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Rapid detection of microdeletions using fluorescence in situ hybridisation (FISH) on buccal smears
  3. Y M HEINS,
  4. K MADAN,
  1. Department of Clinical Genetics and Human Genetics, University Hospital Vrije Universiteit, PO Box 7057, 1007 MB Amsterdam, The Netherlands
  1. Dr Nieuwint, A.Nieuwint{at}

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Editor—Use of buccal smears for the detection of numerical sex chromosome abnormalities has long been known. The facultative heterochromatin of the inactive X chromosome in the normal female is visible in Giemsa stained interphase nuclei as a condensed body, the Barr body.1 The active X is not visible. The constitutive heterochromatin of the long arm of the human Y chromosome, which varies greatly in size between people, is visible as a fluorescent body in interphase nuclei stained with quinacrine.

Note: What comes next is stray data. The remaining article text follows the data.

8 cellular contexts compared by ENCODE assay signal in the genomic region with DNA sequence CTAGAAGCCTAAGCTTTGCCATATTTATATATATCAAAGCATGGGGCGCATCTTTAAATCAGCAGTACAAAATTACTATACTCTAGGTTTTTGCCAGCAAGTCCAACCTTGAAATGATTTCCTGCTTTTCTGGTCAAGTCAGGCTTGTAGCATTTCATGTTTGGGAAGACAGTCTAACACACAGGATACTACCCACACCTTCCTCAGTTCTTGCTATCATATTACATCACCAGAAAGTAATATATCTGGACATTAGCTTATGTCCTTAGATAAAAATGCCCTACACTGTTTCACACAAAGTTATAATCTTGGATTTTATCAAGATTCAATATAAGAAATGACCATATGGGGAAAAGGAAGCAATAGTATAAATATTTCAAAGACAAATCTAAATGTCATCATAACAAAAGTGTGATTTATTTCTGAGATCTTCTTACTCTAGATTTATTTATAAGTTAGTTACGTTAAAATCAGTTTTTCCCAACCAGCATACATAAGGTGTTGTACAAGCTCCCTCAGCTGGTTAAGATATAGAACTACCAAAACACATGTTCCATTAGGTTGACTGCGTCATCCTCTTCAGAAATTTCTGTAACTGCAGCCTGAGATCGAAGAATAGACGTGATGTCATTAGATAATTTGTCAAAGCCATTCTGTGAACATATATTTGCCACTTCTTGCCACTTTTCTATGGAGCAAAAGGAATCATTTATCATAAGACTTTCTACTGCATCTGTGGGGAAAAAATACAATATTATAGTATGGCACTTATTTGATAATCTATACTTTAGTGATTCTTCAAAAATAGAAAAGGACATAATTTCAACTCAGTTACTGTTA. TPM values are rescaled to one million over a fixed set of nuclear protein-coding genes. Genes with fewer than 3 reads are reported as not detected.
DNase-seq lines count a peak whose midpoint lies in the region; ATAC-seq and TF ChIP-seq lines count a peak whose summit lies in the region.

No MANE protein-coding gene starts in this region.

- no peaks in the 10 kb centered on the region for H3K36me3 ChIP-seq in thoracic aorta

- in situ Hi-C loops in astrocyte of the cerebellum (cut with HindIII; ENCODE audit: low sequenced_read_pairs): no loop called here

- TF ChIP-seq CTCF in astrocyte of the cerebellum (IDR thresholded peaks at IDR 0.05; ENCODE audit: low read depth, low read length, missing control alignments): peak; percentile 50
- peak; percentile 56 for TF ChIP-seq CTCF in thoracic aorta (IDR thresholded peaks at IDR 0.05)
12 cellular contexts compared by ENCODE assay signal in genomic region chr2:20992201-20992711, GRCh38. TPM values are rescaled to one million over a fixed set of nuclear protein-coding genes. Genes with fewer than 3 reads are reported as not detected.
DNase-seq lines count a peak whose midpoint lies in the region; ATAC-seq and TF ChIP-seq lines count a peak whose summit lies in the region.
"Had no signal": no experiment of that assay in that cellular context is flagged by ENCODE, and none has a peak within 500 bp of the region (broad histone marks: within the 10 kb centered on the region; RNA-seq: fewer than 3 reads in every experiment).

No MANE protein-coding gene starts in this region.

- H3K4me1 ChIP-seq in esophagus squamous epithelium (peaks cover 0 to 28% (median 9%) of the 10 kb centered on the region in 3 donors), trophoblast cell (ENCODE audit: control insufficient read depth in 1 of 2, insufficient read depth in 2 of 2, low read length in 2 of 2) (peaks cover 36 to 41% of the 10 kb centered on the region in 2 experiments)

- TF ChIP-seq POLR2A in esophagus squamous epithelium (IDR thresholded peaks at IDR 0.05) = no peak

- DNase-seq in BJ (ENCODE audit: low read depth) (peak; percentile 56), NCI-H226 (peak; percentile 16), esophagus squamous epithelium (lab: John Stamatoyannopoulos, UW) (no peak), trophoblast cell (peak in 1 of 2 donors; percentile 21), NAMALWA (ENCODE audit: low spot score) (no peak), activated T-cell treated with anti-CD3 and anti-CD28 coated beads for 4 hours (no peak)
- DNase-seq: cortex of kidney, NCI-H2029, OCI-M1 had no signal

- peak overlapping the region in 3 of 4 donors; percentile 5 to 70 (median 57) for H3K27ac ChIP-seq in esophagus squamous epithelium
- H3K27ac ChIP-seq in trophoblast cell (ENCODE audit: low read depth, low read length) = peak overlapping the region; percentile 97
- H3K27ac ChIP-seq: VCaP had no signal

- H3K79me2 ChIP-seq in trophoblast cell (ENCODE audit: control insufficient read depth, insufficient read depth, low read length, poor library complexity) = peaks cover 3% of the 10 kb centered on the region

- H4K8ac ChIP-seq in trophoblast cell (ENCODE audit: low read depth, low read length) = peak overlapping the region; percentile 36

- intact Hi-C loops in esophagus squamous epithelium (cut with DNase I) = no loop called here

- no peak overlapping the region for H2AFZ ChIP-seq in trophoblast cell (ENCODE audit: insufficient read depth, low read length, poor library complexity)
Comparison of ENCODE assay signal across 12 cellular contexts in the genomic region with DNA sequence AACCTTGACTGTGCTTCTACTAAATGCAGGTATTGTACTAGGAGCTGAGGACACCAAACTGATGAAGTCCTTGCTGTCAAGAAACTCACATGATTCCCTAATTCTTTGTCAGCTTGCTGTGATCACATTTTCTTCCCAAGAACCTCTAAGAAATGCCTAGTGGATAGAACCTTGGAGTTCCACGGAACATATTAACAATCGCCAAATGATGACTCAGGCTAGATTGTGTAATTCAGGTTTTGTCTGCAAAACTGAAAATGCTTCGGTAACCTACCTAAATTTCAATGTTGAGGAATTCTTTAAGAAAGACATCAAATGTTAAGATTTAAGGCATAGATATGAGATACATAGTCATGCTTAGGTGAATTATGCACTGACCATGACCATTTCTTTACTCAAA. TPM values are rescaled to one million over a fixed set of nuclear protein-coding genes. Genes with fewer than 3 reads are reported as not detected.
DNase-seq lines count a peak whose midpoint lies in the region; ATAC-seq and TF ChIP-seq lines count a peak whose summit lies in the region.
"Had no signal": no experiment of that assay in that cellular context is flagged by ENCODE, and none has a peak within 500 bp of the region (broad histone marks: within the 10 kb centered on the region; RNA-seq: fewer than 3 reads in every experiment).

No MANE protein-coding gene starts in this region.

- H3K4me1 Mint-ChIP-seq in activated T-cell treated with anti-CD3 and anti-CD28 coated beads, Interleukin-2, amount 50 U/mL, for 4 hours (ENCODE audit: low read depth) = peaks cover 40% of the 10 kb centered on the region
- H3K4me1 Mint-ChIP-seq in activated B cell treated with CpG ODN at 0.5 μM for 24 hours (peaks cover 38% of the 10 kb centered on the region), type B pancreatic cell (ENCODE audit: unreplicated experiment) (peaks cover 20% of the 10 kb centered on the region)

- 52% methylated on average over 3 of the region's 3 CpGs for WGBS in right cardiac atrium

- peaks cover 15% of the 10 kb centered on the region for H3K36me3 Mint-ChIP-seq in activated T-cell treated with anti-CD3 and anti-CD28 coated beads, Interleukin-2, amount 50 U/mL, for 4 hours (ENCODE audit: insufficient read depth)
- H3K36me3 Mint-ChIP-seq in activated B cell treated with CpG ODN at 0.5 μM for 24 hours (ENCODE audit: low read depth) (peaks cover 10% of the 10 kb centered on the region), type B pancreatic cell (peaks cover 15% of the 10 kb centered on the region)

More recently, FISH using centromere probes has been applied to interphase nuclei of buccal mucosa for the study of oral cancers,2-4 for detection of supernumerary i(12p) and i(18p) chromosomes,5 6 and for the detection of chromosomal sex.7 8

Although patients with Williams syndrome (WS) and 22q11 deletion syndrome have a normal standard karyotype, a submicroscopic deletion can be found in both syndromes using FISH. We report the use of FISH on buccal smears using cosmid probes for 7q11.23 (WS) and 22q11.2 (22q11 deletion syndrome) for the rapid detection of these two microdeletion syndromes.

Six patients known to have a microdeletion (three 7q11 and three 22q11) were compared to eight healthy controls. All the patients had been previously diagnosed by FISH on metaphase chromosomes of peripheral blood samples. Buccal smears were obtained by standard methods. FISH was carried out with Vysis LSI dual colour probes. With the …

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